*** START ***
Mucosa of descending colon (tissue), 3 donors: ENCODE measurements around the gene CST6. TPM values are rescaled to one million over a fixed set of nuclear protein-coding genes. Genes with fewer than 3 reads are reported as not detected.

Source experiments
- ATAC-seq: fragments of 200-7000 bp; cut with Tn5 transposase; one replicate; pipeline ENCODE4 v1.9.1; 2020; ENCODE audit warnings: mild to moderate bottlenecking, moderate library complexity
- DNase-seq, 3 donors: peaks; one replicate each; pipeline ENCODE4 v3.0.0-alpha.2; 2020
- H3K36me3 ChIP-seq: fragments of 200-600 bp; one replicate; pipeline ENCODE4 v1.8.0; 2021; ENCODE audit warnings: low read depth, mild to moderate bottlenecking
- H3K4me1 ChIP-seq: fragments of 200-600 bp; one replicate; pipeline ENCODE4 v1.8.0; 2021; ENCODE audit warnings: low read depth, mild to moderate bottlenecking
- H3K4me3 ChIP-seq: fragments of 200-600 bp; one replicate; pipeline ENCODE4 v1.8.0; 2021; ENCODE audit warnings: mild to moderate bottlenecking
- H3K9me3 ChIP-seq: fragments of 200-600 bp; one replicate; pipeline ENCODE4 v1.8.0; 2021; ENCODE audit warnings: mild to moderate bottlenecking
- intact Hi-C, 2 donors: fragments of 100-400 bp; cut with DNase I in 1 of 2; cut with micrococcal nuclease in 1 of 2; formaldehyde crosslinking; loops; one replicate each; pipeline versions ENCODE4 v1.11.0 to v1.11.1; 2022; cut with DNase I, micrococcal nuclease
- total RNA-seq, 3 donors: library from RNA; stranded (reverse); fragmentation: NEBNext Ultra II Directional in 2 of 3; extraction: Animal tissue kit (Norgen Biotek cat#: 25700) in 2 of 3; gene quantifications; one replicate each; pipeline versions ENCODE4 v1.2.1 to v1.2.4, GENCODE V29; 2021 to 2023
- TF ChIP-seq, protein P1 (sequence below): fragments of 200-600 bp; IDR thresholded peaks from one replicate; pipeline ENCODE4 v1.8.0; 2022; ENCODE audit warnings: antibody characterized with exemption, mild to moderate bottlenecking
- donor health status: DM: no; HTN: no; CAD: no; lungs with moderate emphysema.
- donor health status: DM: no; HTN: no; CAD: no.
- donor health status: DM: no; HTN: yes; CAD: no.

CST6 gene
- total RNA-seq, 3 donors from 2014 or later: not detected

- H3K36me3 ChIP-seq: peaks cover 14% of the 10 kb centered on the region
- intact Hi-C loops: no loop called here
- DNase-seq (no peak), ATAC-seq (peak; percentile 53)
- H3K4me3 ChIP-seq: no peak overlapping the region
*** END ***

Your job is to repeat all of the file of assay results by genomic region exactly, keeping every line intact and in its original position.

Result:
Mucosa of descending colon (tissue), 3 donors: ENCODE measurements around the gene CST6. TPM values are rescaled to one million over a fixed set of nuclear protein-coding genes. Genes with fewer than 3 reads are reported as not detected.

Source experiments
- ATAC-seq: fragments of 200-7000 bp; cut with Tn5 transposase; one replicate; pipeline ENCODE4 v1.9.1; 2020; ENCODE audit warnings: mild to moderate bottlenecking, moderate library complexity
- DNase-seq, 3 donors: peaks; one replicate each; pipeline ENCODE4 v3.0.0-alpha.2; 2020
- H3K36me3 ChIP-seq: fragments of 200-600 bp; one replicate; pipeline ENCODE4 v1.8.0; 2021; ENCODE audit warnings: low read depth, mild to moderate bottlenecking
- H3K4me1 ChIP-seq: fragments of 200-600 bp; one replicate; pipeline ENCODE4 v1.8.0; 2021; ENCODE audit warnings: low read depth, mild to moderate bottlenecking
- H3K4me3 ChIP-seq: fragments of 200-600 bp; one replicate; pipeline ENCODE4 v1.8.0; 2021; ENCODE audit warnings: mild to moderate bottlenecking
- H3K9me3 ChIP-seq: fragments of 200-600 bp; one replicate; pipeline ENCODE4 v1.8.0; 2021; ENCODE audit warnings: mild to moderate bottlenecking
- intact Hi-C, 2 donors: fragments of 100-400 bp; cut with DNase I in 1 of 2; cut with micrococcal nuclease in 1 of 2; formaldehyde crosslinking; loops; one replicate each; pipeline versions ENCODE4 v1.11.0 to v1.11.1; 2022; cut with DNase I, micrococcal nuclease
- total RNA-seq, 3 donors: library from RNA; stranded (reverse); fragmentation: NEBNext Ultra II Directional in 2 of 3; extraction: Animal tissue kit (Norgen Biotek cat#: 25700) in 2 of 3; gene quantifications; one replicate each; pipeline versions ENCODE4 v1.2.1 to v1.2.4, GENCODE V29; 2021 to 2023
- TF ChIP-seq, protein P1 (sequence below): fragments of 200-600 bp; IDR thresholded peaks from one replicate; pipeline ENCODE4 v1.8.0; 2022; ENCODE audit warnings: antibody characterized with exemption, mild to moderate bottlenecking
- donor health status: DM: no; HTN: no; CAD: no; lungs with moderate emphysema.
- donor health status: DM: no; HTN: no; CAD: no.
- donor health status: DM: no; HTN: yes; CAD: no.

CST6 gene
- total RNA-seq, 3 donors from 2014 or later: not detected

- H3K36me3 ChIP-seq: peaks cover 14% of the 10 kb centered on the region
- intact Hi-C loops: no loop called here
- DNase-seq (no peak), ATAC-seq (peak; percentile 53)
- H3K4me3 ChIP-seq: no peak overlapping the region